There are numerous economic, political, and cultural elements that encumber on the existential condition of the migrant. In political and ideological parlance the term migrant has come to mean poor, needy, precarious, unhappy, primitive, and even criminal. In Italy, furthermore, the colonial past has been foreclosed, leading to a strengthening of stereotypes that continue to populate the discourse on migration. In this course we will examine issues related to migration, such as colonialism. racism, gender relations, discrimination, identity and difference and how they re-present new forms of multicultural and contaminated life and their impact on geography, security, identity, and belonging. . Is multiculturalism the answer to all the problems? Does it resolve the problem of closed communities so eloquently discussed by Bauman? With the help of Italian cinema of migration and selected critical articles we will discuss different positions and follow the migrants as they cross desert and sea to reach the European metropolis. From Libya to Lampedusa, from the Balkans to Puglia, and from there to the Roman peripheries, to the center of the city.
Cross-Cultural Analysis (CC)
Critical Interpretation (CI)
Counts toward Gender and Sexuality Studies
Counts toward Film Studies

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ITAL B213 Theory in Practice:Critical Discourses in the Humanities
Not offered 2017-18
An examination in English of leading theories of interpretation from Classical Tradition to Modern and Post-Modern Time. This is a topics course. Course content varies.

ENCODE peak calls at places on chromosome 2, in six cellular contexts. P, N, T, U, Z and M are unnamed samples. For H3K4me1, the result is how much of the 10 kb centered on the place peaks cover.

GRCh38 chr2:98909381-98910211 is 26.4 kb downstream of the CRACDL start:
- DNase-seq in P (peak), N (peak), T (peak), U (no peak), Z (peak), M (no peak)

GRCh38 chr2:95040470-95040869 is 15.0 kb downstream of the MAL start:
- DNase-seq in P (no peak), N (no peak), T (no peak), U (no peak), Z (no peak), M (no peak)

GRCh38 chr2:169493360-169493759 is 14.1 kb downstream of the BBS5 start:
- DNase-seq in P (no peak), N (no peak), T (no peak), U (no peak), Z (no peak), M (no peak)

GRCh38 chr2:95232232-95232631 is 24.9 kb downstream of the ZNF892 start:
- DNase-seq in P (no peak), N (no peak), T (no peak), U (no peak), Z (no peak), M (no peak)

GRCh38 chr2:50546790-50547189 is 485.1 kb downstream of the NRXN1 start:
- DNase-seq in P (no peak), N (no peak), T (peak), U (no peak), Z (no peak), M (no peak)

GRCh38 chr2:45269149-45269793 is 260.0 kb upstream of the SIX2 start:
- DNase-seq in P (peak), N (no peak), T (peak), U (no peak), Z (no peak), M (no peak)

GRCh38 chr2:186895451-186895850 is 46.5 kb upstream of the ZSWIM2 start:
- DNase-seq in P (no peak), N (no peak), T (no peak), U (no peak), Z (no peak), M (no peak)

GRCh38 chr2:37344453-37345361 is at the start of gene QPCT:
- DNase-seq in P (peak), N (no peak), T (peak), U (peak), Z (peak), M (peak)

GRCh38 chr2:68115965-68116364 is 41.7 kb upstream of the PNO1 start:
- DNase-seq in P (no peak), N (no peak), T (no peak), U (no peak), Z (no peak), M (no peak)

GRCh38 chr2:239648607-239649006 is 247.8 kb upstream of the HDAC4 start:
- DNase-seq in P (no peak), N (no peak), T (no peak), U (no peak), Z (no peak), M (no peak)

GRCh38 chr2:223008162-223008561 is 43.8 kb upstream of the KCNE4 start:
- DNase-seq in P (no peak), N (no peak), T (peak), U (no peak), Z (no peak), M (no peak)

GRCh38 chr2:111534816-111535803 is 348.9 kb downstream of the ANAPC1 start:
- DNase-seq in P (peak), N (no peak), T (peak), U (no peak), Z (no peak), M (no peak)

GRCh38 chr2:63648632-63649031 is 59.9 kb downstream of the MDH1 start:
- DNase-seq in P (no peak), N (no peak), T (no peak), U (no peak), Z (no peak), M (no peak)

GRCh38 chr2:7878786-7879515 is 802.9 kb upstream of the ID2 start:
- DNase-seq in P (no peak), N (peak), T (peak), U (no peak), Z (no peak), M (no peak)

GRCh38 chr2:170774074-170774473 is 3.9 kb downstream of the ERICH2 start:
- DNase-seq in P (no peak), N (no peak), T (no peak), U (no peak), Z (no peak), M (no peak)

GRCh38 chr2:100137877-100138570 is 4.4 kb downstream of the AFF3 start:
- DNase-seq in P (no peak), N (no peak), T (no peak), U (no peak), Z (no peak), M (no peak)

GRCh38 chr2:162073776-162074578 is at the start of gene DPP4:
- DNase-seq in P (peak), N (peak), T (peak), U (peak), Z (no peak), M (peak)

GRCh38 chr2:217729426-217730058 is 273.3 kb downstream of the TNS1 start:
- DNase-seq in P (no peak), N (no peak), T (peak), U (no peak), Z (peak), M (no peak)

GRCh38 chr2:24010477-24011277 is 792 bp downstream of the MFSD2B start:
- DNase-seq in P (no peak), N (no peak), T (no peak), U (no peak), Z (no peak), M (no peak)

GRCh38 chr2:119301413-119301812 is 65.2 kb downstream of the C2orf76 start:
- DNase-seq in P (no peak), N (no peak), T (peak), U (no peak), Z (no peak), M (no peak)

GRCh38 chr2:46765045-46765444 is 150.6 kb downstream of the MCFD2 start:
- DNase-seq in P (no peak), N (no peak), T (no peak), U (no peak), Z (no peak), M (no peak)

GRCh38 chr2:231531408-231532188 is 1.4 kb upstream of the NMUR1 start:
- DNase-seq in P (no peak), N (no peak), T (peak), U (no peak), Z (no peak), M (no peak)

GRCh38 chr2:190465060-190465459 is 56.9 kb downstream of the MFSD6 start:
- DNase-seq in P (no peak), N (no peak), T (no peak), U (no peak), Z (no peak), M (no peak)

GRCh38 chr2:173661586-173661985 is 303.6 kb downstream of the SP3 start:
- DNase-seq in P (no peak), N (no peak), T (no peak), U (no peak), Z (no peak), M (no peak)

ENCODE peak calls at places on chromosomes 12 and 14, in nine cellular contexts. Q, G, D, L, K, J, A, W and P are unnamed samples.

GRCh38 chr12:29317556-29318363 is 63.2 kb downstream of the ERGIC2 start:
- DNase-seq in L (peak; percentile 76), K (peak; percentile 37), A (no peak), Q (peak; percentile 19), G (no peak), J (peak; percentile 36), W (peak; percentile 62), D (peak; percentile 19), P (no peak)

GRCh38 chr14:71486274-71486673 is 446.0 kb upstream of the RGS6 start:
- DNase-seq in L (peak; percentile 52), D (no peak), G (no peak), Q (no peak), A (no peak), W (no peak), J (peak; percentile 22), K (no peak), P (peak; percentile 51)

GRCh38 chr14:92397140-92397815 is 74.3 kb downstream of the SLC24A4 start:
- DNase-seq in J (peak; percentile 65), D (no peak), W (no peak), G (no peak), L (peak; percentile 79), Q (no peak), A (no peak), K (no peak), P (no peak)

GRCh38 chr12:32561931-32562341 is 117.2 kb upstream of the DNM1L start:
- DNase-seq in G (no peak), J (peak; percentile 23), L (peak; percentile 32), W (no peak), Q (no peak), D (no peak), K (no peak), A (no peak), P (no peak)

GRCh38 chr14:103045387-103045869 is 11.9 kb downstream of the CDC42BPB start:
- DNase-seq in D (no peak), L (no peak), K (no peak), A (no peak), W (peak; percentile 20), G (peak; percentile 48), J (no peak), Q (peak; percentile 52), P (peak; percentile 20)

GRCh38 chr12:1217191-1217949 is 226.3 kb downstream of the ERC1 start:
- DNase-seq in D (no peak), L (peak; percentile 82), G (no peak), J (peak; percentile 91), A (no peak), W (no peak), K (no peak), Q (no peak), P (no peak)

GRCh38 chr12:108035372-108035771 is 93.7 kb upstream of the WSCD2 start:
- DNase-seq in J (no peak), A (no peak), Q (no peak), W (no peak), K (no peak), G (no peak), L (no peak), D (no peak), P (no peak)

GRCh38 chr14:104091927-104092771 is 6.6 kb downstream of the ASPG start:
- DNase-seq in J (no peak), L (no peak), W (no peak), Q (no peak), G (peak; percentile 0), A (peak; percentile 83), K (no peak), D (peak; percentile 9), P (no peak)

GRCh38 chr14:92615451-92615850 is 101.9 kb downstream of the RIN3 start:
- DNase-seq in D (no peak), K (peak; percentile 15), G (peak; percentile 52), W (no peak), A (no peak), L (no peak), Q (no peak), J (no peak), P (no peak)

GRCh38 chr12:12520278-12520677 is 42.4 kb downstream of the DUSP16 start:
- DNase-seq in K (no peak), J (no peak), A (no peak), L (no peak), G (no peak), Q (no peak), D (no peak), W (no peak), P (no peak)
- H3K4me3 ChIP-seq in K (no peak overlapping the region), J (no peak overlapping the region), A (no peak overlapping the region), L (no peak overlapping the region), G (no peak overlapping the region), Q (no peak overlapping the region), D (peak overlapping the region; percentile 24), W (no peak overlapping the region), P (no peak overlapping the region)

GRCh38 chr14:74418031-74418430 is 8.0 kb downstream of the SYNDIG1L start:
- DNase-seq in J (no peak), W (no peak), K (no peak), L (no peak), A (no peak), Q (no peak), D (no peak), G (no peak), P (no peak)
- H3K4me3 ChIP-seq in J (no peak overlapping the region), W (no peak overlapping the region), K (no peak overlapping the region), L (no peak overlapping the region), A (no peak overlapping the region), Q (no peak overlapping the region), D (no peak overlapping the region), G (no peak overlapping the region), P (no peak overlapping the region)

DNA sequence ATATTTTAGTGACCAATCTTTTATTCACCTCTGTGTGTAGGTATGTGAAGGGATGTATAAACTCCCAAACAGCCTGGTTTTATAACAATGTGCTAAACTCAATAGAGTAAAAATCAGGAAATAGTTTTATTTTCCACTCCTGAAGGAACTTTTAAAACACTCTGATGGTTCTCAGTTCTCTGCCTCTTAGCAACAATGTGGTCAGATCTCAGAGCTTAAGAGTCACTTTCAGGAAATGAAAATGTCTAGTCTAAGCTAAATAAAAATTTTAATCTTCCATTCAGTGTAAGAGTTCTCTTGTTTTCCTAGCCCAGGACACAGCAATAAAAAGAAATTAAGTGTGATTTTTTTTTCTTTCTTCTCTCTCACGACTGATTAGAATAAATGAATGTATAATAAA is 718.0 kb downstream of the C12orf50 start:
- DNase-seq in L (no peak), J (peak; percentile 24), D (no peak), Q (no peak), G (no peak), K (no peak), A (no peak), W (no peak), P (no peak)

Critical Interpretation (CI)

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ITAL B214 The Myth of Venice (1800-2000)
Not offered 2017-18
In English. The Republic of Venice existed for over a millennium. This course begins in the year 1797 at the end of the Republic and the emerging of an extensive body of literature centered on Venice and its mythical facets. Readings will include the Romantic views of Venice (excerpts from Lord Byron, Fredrick Schiller, Wolfang von Goethe, Ugo Foscolo, Alessandro Manzoni) and the 20th century reshaping of the literary myth (readings from Thomas Mann, Filippo Tommaso Marinetti, Gabriele D'Annunzio, Henry James, and others). A journey into this fascinating tradition will shed light on how the literary and visual representation of Venice, rather than focusing on a nostalgic evocation of the death of the Republic, became a territory of exploration for literary modernity. The course is offered in English; all texts are provided in translation. One additional hour for students who want Italian credit. Suggested Preparation: Counts toward Comp Lit. Counts toward Film Studies.
Cross-Cultural Analysis (CC)
Counts toward Film Studies

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ITAL B219 Multiculturalism in Medieval Italy
Not offered 2017-18
This course examines cross-cultural interactions in medieval Italy played out through the patronage, production, and reception of works of art and architecture. Sites of patronage and production include the cities of Venice, Palermo, and Pisa. Media examined include buildings, mosaics, ivories, and textiles.
Cross-Cultural Analysis (CC)
Inquiry into the Past (IP)

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ITAL B229 The Politics of Food in Italian Literature, Culture, and Cinema
Not offered 2017-18
In English. A profile of Italian literature/culture/cinema obtained through an analysis of gastronomic documents, films, literary texts, and magazines. We will also include a discussion of the Slow Food Revolution, a movement initiated in Italy in 1980 and now with a world-wide following, and its social, economic, ecological, aesthetic, and cultural impact to counteract fast food and to promote local food traditions. Course taught in English. One additional hour for students who want Italian credit.
Cross-Cultural Analysis (CC)
Critical Interpretation (CI)
Counts toward Film Studies

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ITAL B235 Scrittrici e registe italiane: Heroines In and Out of the Canon
Not offered 2017-18